One thing on my mind when trying to consider this question of what versions we should support is that, we are not tech support, or customer service -- we are a Stack Exchange community, and we are "working together to build a library of detailed answers to every question about Ubuntu.". Nobody here is in any way obliged to answer any particular question, about 14.04 or any other release, and the question here is not, do we want to answer these questions, but, do we want to actively prevent them from being answered? The answer to this can totally be yes, like, "yes, because we want to strongly encourage people to upgrade as it's in their own interest" or "yes because our community can't reasonably be expected to address issues people have with ancient releases", but we do need an answer, especially as the votes on this meta question about closing questions about EOL releases and the one it's closed against suggest that it's a fairly unpopular policy, at least among the small subgroup of our community that uses meta, or has done so over time.

TL;DR

In practice, questions about Ubuntu 14.04 are off topic on Ask Ubuntu, but the policy behind that practice is in great need of revision, one way or another. Thank you for challenging that policy and reopening discussion about it, pushing for things to change for the better.

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    +10, Thank you from 480 miles due south, for your clear answer. Your answer brings to mind that many of the answers on Ask Ubuntu are obsolete and do not apply to versions later than 14.04. If we outlaw questions concerning the safe use of versions covered by ESM, should we not also remove those obsolete answers? It does seem a little two sided that some of these old obsolete questions and answers, (with mega upvotes), were submitted by the same people eager to close questions on ESM versions. Mar 13 at 12:31
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    (see the "duplicated" answer on this page) askubuntu.com/questions/1320271/… What a way to waste the OP;s time. Mar 13 at 12:31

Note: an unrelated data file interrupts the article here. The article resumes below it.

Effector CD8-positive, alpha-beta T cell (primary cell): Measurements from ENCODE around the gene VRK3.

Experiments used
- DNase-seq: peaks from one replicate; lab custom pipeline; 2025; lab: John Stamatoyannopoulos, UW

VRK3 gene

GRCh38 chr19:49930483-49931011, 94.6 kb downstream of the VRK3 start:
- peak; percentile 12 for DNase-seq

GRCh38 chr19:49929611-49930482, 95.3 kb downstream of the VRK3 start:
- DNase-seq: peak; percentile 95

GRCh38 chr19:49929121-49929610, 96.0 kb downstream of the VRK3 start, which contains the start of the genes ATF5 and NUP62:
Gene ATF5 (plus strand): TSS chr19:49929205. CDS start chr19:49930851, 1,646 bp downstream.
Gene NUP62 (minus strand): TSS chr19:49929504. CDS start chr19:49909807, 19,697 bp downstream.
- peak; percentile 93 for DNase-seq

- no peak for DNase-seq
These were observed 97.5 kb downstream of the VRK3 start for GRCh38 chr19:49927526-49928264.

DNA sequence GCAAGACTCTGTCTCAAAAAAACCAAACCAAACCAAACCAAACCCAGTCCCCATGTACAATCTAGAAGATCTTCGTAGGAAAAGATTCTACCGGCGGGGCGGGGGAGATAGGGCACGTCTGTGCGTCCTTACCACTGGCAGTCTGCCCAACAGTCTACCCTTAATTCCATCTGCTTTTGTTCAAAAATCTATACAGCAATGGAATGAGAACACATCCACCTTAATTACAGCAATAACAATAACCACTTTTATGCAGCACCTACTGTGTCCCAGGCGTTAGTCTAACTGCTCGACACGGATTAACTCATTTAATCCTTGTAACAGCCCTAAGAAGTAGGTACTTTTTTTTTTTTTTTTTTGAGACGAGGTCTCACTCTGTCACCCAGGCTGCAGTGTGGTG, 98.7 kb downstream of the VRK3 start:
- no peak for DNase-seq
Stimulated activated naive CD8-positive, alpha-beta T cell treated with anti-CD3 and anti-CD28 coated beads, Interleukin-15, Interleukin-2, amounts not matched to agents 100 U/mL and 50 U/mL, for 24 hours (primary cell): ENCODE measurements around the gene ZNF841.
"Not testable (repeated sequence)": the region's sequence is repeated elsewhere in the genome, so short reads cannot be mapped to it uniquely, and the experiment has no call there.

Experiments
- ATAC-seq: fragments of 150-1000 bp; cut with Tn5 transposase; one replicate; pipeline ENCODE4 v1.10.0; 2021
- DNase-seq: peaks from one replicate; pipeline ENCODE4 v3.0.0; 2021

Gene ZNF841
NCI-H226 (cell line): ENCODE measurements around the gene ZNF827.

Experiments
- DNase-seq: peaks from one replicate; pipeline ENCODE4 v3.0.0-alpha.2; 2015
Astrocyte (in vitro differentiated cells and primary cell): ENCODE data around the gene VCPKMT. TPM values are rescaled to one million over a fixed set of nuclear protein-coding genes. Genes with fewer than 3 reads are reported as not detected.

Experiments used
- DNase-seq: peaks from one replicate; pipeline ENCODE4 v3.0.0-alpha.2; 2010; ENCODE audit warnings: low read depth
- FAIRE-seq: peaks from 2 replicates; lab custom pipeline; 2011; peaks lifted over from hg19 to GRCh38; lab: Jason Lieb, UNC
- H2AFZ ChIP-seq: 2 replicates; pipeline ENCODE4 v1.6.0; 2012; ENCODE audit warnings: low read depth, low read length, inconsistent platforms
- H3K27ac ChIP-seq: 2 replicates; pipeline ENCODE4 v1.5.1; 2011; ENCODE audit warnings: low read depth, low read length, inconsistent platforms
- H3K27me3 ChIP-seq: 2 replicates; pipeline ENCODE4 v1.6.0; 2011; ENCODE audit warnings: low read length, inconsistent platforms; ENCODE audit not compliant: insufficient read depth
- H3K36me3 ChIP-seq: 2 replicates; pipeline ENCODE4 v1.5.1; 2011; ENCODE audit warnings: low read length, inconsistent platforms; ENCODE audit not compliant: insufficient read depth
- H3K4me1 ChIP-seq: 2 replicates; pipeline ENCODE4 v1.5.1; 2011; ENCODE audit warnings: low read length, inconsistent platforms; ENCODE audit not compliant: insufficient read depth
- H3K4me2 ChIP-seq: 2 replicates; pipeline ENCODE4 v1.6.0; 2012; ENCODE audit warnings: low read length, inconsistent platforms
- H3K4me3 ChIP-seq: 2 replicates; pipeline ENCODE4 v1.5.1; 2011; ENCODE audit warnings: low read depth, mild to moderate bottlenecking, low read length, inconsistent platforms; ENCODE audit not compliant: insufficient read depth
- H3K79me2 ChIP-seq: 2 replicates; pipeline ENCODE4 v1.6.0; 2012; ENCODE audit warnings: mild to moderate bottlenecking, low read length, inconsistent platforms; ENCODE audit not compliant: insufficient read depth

• I clicked your link to the mobile version of the ubuntu.com release cycle page. I did not see the chart you posted, however the chart Levente posted is there? A search did not find "EOL" or "End of Life"/ Mar 13 at 13:23
  • @C.S.Cameron I get Levente's chart on the desktop version - try opening it from a mobile? This is what makes the whole thing so absurd...
    – Zanna Mod
    Mar 13 at 13:54
  • Ohh! Mobile like in phone. My wife uses it for reading eBooks. It is not connected to the internet, I think the policy is only about a month old, perhaps the mobile page is a little old. My apologies. Mar 13 at 14:08
  • @C.S.Cameron totally my bad - I think I need to edit my post to make that part clearer. I'll try to do that later
    – Zanna Mod
    Mar 13 at 14:39
  • To future readers, this link might be helpful: meta.askubuntu.com/q/19658 Aug 5 at 19:18
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14.04 has gone End of Life for the purposes of Community Support, which makes most questions about it (other than how to upgrade to a newer release) offtopic here on Ask Ubuntu.

ESM is generally a paid service which provides extended security updates but only security updates, and not long term bug fixes, support for other software, etc. It is designed to let you use the old systems for a short period of time so you can work on migration, not so you can continue to use outdated systems.